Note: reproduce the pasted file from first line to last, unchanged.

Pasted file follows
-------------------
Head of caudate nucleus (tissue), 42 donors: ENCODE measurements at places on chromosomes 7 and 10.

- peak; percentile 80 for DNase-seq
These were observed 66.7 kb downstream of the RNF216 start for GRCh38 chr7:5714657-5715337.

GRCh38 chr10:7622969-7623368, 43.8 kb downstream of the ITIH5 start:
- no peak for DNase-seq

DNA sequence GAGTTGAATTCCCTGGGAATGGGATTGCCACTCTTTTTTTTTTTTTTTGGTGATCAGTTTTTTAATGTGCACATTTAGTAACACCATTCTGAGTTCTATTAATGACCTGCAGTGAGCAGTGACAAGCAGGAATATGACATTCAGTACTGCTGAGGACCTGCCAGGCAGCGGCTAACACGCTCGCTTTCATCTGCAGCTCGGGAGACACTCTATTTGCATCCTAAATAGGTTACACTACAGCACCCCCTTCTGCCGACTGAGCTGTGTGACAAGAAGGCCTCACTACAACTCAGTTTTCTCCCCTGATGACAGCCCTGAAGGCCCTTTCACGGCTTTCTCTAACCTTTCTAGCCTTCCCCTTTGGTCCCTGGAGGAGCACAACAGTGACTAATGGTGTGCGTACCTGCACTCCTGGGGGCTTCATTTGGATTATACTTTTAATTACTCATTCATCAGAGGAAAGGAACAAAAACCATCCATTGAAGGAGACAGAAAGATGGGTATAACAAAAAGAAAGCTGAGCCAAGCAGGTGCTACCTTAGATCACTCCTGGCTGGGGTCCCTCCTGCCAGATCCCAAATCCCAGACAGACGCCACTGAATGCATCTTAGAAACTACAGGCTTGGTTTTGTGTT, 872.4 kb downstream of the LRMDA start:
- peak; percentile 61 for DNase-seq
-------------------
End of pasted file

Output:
Head of caudate nucleus (tissue), 42 donors: ENCODE measurements at places on chromosomes 7 and 10.

- peak; percentile 80 for DNase-seq
These were observed 66.7 kb downstream of the RNF216 start for GRCh38 chr7:5714657-5715337.

GRCh38 chr10:7622969-7623368, 43.8 kb downstream of the ITIH5 start:
- no peak for DNase-seq

DNA sequence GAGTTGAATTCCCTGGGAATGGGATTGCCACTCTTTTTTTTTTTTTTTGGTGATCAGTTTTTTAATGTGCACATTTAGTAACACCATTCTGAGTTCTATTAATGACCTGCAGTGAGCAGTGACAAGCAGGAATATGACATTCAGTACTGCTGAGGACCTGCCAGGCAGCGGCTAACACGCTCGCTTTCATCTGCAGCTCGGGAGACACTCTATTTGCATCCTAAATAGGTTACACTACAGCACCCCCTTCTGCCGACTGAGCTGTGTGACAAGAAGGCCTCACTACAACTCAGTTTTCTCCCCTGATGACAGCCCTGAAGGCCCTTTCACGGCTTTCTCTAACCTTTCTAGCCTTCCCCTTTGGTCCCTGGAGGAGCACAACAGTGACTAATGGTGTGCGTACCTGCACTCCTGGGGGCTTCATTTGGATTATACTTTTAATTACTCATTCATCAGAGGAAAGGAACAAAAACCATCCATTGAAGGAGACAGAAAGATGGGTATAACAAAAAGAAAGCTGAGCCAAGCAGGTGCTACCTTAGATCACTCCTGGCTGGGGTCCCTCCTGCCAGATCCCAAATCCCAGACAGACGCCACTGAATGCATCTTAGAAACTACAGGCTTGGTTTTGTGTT, 872.4 kb downstream of the LRMDA start:
- peak; percentile 61 for DNase-seq